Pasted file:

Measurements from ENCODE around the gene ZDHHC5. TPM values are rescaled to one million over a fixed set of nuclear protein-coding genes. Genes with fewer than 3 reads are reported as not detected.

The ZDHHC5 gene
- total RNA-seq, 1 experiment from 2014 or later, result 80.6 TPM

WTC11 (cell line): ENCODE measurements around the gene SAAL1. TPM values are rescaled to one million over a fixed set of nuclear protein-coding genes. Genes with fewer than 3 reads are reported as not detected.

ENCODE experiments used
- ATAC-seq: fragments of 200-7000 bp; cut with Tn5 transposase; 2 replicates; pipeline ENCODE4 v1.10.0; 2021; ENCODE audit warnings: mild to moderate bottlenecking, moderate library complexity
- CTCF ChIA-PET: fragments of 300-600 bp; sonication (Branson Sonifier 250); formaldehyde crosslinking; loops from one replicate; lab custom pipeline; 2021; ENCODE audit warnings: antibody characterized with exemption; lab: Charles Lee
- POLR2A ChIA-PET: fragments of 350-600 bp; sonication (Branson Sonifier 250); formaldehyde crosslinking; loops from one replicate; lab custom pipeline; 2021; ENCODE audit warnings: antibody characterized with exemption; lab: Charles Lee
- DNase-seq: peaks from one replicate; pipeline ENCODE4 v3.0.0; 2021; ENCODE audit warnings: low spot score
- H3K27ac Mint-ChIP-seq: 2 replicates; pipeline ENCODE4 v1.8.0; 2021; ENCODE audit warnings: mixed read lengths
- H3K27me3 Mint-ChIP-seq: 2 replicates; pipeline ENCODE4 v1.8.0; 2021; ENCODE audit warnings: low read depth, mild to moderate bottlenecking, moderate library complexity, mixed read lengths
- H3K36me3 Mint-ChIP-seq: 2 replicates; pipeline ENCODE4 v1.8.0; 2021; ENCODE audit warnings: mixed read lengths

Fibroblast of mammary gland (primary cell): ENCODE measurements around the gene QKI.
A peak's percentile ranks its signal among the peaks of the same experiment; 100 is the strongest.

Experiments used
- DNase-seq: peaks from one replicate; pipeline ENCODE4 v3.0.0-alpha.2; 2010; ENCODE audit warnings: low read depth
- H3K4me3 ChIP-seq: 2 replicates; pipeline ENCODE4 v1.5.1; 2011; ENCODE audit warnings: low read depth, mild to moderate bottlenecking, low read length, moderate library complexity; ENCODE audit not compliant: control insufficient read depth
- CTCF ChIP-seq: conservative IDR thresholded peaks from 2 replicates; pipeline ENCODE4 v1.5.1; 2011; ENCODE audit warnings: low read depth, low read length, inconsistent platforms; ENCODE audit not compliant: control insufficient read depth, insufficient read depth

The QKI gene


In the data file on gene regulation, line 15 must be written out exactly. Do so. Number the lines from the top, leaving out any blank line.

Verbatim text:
Experiments used